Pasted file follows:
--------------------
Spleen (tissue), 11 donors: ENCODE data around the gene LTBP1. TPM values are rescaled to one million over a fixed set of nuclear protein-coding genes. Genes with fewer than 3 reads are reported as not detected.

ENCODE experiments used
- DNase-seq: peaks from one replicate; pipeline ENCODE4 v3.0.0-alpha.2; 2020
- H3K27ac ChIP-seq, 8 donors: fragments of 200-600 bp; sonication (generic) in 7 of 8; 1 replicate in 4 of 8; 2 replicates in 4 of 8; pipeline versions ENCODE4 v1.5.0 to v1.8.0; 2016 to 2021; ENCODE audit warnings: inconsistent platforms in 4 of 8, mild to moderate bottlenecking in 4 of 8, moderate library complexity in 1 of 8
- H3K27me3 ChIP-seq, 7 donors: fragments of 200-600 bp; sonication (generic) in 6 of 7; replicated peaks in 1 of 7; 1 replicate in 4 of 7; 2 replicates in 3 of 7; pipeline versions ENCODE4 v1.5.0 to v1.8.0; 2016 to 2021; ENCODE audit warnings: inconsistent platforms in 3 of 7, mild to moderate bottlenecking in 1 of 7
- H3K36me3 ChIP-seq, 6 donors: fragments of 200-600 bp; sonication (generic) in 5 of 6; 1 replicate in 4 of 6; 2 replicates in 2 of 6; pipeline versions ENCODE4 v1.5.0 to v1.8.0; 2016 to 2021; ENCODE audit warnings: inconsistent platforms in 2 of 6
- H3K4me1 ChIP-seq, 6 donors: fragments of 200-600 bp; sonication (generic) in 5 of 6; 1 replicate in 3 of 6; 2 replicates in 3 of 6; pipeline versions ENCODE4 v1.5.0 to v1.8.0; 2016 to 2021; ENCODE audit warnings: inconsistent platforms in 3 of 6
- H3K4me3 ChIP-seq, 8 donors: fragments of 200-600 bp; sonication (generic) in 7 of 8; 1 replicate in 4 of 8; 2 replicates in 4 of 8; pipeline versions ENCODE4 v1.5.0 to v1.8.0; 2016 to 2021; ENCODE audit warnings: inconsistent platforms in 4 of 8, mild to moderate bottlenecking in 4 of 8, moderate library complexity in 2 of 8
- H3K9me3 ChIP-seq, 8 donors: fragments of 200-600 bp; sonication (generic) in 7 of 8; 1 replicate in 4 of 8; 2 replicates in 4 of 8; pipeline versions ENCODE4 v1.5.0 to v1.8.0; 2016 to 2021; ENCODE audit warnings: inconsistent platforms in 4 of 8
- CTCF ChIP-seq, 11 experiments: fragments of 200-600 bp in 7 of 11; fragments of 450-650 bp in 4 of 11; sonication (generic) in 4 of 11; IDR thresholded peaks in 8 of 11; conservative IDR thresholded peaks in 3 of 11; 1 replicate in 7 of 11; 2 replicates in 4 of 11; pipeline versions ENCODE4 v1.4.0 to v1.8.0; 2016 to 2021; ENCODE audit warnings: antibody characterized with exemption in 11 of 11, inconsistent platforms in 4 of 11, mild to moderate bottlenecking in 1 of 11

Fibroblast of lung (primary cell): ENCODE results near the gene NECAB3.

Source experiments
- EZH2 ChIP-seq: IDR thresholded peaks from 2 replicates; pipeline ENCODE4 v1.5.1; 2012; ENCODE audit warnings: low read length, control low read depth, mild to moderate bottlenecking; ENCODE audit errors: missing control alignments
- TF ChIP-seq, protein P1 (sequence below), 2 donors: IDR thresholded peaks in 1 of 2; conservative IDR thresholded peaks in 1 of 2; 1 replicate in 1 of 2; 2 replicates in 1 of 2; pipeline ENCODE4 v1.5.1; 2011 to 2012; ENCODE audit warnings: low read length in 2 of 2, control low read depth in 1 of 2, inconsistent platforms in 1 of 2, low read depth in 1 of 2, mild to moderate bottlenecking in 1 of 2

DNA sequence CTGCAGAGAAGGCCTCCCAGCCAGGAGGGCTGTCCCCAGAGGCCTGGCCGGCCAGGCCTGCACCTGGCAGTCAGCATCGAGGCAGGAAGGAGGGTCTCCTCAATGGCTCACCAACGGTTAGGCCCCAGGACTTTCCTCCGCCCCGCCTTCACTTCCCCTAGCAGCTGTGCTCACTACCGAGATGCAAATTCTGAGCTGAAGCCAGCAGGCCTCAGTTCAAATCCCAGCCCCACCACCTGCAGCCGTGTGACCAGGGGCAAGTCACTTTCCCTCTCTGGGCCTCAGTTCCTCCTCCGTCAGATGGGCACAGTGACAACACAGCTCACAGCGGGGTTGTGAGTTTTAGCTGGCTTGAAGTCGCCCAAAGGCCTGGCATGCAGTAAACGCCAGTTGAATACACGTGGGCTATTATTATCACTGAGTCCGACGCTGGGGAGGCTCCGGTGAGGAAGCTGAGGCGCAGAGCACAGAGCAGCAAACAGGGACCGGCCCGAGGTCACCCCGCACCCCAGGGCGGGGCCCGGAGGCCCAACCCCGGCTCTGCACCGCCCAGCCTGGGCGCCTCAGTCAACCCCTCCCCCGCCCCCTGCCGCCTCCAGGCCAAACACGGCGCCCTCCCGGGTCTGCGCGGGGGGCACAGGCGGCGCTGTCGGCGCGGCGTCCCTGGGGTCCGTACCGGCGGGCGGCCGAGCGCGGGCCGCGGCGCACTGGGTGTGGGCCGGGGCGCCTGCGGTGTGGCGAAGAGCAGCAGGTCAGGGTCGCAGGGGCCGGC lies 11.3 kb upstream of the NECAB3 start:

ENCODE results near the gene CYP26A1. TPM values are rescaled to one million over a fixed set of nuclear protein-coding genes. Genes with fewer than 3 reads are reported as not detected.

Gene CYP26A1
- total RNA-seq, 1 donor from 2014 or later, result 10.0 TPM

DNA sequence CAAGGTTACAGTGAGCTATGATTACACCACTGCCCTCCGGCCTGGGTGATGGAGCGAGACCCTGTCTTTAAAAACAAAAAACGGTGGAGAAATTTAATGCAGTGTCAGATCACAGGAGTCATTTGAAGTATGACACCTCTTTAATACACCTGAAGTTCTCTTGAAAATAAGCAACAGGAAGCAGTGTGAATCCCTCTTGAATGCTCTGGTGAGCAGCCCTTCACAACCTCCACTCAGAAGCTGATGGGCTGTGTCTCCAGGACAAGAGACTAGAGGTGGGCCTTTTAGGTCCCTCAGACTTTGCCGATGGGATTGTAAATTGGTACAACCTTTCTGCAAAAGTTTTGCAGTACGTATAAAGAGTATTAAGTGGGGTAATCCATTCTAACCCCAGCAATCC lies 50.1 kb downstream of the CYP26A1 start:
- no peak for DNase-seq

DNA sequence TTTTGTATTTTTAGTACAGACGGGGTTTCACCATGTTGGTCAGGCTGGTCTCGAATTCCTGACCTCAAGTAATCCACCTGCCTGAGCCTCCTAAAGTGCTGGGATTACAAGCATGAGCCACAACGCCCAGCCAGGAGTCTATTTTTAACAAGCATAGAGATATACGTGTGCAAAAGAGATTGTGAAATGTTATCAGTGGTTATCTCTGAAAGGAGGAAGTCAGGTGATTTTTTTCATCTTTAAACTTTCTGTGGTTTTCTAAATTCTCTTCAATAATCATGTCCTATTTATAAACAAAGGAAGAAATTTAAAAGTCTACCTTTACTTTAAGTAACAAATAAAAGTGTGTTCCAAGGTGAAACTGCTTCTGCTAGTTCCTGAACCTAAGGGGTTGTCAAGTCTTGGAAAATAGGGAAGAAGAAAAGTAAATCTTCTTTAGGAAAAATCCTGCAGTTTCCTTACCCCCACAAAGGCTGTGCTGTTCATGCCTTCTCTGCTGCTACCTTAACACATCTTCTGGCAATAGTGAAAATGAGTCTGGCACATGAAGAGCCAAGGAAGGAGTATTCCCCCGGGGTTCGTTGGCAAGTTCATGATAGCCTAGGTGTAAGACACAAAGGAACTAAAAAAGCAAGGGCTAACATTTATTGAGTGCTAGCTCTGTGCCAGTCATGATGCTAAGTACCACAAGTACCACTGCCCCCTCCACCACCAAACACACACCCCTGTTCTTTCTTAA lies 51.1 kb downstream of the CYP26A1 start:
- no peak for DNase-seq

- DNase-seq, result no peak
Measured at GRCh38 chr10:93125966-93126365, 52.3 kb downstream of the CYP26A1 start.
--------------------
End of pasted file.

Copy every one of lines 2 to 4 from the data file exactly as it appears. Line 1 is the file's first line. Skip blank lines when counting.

ENCODE experiments used
- DNase-seq: peaks from one replicate; pipeline ENCODE4 v3.0.0-alpha.2; 2020
- H3K27ac ChIP-seq, 8 donors: fragments of 200-600 bp; sonication (generic) in 7 of 8; 1 replicate in 4 of 8; 2 replicates in 4 of 8; pipeline versions ENCODE4 v1.5.0 to v1.8.0; 2016 to 2021; ENCODE audit warnings: inconsistent platforms in 4 of 8, mild to moderate bottlenecking in 4 of 8, moderate library complexity in 1 of 8